Changes to how alcohol is advertised would result in the closure of small shops across Scotland, according to a leading industry figure.
Ferhan Ashiq, Scottish president of the Federation of Independent Retailers, said many convenience stores rely on alcohol sales to keep them afloat.
The Scottish government is consulting on changes including covering drinks behind counters the same as cigarettes.
But a spokesperson said that no decisions had been made yet.
Regulations could also be strengthened to ban sponsorships at sporting and live events, as well as barring distillery and brewery shops from selling branded merchandise.
The consultation closes on Thursday.
Mr Ashiq, who also runs the Levenhall Village Store in Musselburgh, said small businesses support the government’s aim to reduce problem drinking, but believes the plans are a “failure waiting to happen”.
He said convenience store owners were considering leaving the market altogether because of “heavy handed” legislation.
As well as possible changes to alcohol advertising, small shops will be impacted by a possible restrictions on single-use vapes and by the upcoming UK ban on multi-buy deals for junk food.
Mr Ashiq said: “Margins are extremely tight. You’ve got to realise there are four categories that allow a convenience store to run and they happen to be alcohol, tobacco, confectionary and soft drinks.
“Without them, this convenience store and many others would not survive, they would be closed tomorrow.
“All that’s going to lead to is increased cost for the consumer. We help reduce the costs that supermarkets will charge – if we disappear overnight the supermarkets can charge whatever they want.”
‘We may not survive’
The Scottish Retail Consortium has said the measures would cost the retail sector £96m and would require a “complete refit of thousands of stores”.
In a submission published on Tuesday, it said: “In short, these are ill-considered proposals which completely fail to recognise the work already done by retailers, the impact of the policy, and provide no substantial evidence which justifies the policy.”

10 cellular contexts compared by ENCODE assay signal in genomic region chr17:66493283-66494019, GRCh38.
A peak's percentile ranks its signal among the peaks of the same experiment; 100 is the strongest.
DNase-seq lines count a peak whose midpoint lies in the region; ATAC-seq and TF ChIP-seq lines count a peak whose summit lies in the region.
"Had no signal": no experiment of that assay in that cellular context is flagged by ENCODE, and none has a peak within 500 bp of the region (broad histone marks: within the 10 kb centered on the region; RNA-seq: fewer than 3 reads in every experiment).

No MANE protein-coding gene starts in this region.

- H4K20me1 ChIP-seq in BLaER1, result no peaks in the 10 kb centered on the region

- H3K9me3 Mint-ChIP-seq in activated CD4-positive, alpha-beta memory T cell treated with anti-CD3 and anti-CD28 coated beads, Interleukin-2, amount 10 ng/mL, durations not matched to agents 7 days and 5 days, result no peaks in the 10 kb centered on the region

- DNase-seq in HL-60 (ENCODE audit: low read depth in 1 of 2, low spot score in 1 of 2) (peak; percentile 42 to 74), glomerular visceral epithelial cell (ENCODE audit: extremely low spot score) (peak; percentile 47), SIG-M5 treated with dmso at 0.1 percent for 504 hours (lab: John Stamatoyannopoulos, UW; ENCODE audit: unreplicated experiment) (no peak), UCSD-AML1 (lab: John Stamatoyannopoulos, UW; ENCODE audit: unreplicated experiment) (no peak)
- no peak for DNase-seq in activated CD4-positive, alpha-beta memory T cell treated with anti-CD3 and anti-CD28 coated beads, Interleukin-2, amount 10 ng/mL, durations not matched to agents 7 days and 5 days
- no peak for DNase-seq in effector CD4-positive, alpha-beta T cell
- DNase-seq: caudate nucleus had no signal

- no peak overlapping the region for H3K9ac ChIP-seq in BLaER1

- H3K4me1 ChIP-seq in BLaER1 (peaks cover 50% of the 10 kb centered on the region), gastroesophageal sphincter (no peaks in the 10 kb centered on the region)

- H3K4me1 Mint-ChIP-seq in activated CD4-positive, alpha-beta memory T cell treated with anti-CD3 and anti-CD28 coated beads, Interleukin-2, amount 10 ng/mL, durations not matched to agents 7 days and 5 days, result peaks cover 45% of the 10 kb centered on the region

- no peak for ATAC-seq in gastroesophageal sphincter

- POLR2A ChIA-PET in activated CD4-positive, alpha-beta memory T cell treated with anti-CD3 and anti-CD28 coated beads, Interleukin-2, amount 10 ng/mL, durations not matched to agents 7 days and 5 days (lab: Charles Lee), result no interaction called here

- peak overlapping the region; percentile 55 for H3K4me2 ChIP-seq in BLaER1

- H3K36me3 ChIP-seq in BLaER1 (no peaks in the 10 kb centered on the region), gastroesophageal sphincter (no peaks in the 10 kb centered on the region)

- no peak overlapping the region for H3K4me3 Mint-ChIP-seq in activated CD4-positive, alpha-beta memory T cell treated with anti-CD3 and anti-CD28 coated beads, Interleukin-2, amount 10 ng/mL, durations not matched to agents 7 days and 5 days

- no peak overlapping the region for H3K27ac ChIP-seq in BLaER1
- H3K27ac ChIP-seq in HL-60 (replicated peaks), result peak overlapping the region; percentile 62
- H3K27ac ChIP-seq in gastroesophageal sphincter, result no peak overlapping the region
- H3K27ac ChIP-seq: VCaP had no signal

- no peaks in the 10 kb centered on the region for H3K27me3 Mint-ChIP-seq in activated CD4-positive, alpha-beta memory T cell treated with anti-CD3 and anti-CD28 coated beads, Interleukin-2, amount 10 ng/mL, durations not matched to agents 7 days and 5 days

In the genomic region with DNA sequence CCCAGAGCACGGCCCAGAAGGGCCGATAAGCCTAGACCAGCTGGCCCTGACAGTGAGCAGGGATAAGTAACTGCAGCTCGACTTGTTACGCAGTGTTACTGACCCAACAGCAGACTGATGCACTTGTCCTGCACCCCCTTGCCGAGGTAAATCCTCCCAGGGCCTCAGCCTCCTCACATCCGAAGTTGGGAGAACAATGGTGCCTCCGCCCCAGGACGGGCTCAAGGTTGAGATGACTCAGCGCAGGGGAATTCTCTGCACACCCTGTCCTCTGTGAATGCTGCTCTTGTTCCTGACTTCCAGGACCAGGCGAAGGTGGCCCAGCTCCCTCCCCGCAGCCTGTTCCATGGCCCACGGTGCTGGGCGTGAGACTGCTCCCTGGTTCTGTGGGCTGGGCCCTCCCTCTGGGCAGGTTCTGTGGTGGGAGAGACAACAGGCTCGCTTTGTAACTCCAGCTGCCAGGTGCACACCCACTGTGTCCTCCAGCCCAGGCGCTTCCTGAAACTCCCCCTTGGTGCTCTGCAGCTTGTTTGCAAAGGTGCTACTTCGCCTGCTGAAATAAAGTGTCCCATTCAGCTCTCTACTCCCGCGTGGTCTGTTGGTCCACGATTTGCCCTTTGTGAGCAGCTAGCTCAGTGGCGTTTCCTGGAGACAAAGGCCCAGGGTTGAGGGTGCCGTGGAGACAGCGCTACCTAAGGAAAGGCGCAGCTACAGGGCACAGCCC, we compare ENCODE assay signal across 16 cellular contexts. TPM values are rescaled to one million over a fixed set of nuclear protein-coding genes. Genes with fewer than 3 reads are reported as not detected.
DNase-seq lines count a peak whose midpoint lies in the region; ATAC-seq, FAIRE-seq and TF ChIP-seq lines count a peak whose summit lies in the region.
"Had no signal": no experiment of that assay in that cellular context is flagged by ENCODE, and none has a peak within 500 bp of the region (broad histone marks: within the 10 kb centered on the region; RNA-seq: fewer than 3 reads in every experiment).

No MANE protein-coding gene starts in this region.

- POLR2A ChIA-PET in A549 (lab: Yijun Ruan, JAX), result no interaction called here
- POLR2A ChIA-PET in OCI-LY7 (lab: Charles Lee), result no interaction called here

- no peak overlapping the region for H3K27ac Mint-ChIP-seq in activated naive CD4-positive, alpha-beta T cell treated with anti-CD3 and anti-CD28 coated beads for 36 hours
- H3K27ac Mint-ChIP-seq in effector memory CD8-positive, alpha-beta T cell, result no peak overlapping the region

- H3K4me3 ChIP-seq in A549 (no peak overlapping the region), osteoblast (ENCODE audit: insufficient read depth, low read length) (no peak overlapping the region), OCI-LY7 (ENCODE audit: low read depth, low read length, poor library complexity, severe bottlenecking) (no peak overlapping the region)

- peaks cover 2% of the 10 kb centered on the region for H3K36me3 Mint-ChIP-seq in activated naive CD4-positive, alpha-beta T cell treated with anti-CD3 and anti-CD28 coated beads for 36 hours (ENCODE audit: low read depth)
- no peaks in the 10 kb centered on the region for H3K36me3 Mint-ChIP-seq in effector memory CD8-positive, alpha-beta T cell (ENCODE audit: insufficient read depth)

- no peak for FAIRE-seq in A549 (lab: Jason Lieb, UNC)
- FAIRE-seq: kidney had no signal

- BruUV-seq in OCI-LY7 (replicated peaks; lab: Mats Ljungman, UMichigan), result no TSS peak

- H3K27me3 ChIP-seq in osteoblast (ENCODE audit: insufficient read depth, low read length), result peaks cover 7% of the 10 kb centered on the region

An open letter to ministers from more than 100 drinks producers, including some of the biggest in the country, urged them not to “destroy Scotland’s drinks industry”.
Mr Ashiq added that installing new shelves to conceal alcohol, particularly in a small shop, would be hugely disruptive and increase the time it takes for staff to serve customers.
He urged the Scottish government to work with small businesses and deliver a campaign against heavy drinking rather than introduce new laws.
Mr Ashiq added: “We’re in one of the biggest cost of living crises with energy costs going up. We want governments to be focusing on getting energy costs under control.
“If we don’t have the ability to sell alcohol at the levels we are at the moment, or confectionary or soft drinks, it will be very difficult for us to sell perishable goods like fruit and vegetables or canned goods which sell at a much lower rate.
“It will put my store into a position where we may not survive.”
The Scottish government said it was meeting with a number of stakeholders.
A spokesperson added: “The function of consulting at this stage, before any proposals are finalised, is to give organisations and individuals the chance to feed back on these, and potential impacts.
“We have not set out a Business Regulatory Impact Assessment at this stage as the proposals are high level and part of the function of the consultation is also to better understand the potential impacts any potential restrictions could have.”
Why are changes being considered?
The Scottish government said alcohol harms is one of the country’s most pressing public health issues.
It aims to reduce alcohol-related hospitalisations and deaths by restricting alcohol advertising.
It has said marketing can prompt children and young people to start drinking or to drink more, or incentivise heavy drinkers and harm their attempts to abstain.
Restricting advertising is one of the World Health Organization’s suggested measures for preventing and reducing alcohol-related harm.
According to the latest consumption figures from Public Health Scotland (PHS), 24% of adults in Scotland admit drinking more alcohol than the weekly guidelines.
However this was a similar level to 2020, which was the lowest level since 1994.
Minimum unit pricing was introduced in 2018 to curb excessive alcohol consumption and related harms, including death, crime and unemployment.
But another PHS report published last year found “no clear evidence” the policy had reduced consumption amongst the most harmful drinkers.
Instead, it found those most dependent on alcohol would find alternative ways around the price hike – such as switching to alternative cheaper alcohol or spending less money on food and bills.
The latest figures from National Records of Scotland show that 1,245 people died from conditions caused by alcohol in 2021.
This was 55 more than the previous year and the highest level since 2008.
Source – BBC News